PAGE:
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Ethiopia, Tigray rebels to begin peace talks in South Africa

October 24, 2022

Tigray rebels and the Ethiopian government have announced their arrival in South Africa for peace talks. It is the most serious effort to date to find a solution to the devastating conflict.

People sift through wreckage in the aftermath at the scene of an airstrike in Mekele, the capital of the Tigray region of northern Ethiopia last Wednesday
The start of peace talks Monday comes after an escalation in the violence in recent weeks in the northern Ethiopian region of TigrayImage: UGC/AP/picture alliance

Tigray rebels and Ethiopian government negotiators were due to hold African Union-supported peace talks in South Africa on Monday aimed at solving the catastrophic two year-long war in northern Ethiopia.

The talks came after an escalation in violence that has triggered levels of concern in the international community.

Addis Ababa said it would partake in the negotiations after coming under intense diplomatic pressure.

Millions of people in Ethiopia have required humanitarian assistance as a result of the brutality of the conflict.

'Situation in Ethiopia is spiraling out of control'

What do we know so far?

Tigrayan rebel spokesman Kindeya Gebrehiwot announced that his delegation arrived in South Africa Sunday on Twitter. 

"Pressing: immediate cessation of hostilities, unfettered humanitarian access & withdrawal of Eritrean forces," Gebrehiwot wrote, adding that "there can't be a military solution!" 

The Tigrayan delegation arrived by US military aircraft, accompanied by the US envoy to the Horn of Africa, Mike Hammer.

Reuters news agency reported the Tigrayan delegation will be led by a top general, Tsadkan Gebretensae.

The Ethiopian government delegation reportedly departed for the talks.

The negotiations will be supported by a mediation team from the African Union comprised of Horn of Africa envoy Olusegun Obasanjo, the former deputy president of South Africa Phumzile Mlambo-Ngcuka and Kenya's former president Uhuru Kenyatta.

White House spokesperson Karine Jean-Pierre later said the ongoing conflict is one of the worst humanitarian crises in the world and all hostilities should immediately stop.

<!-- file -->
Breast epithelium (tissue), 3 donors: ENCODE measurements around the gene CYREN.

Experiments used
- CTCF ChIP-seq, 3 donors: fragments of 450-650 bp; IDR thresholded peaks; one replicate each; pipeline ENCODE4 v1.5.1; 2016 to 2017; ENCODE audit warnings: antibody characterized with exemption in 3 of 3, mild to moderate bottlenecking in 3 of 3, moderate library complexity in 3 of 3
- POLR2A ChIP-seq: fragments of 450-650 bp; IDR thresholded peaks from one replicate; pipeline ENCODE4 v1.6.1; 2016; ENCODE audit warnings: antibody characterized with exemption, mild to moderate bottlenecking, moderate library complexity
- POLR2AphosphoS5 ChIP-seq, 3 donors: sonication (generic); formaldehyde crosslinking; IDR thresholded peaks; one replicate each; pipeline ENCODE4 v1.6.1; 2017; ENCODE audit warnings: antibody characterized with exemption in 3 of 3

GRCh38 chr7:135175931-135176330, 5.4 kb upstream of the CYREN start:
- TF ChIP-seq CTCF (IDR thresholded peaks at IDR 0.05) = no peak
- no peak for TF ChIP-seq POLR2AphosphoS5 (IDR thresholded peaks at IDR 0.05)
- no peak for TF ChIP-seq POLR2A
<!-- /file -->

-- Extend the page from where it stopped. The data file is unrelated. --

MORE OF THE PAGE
What is the current state of the conflict?

On Friday, the UN Security Council held a closed door meeting to discuss the war and the plight of civilians.

Linda Thomas-Greenfield, the US ambassador to the UN, said after the Security Council met that the conflict remains active, with Ethiopians, Tigrayans and Eritreans all engaged in combat.

On Twitter, she wrote, "There is no military solution to the conflict in northern Ethiopia." 

In August, fighting resumed after a five-month truce with the Eritrean army reentered the fray to support Addis Ababa and other regional allies. Together, Ethiopian and Eritrean troops have made battlefield gains, seizing larger towns in the Tigray region and displacing civilians.

In the past week, Addis Ababa has threatened to seize airports and other national sites that are located in Tigray from the rebels.

Also in the last week, Ethiopian Prime Minister Abiy Ahmed, a past recipient of the Nobel Peace Prize, has said the war "would end and peace will prevail."

"Ethiopia will be peaceful, we will not continue fighting indefinitely," he added.

How did the conflict begin?

In November 2020, Addis Ababa accused the Tigray People's Liberation Front (TPLF), the ruling party in the region at odds with the federal government, of attacking army camps and ordered the army into the region.

For decades the TPLF had dominated in government circles until Abiy took power in 2018 and sought to marginalize their influence.

ar/es (AFP, Reuters)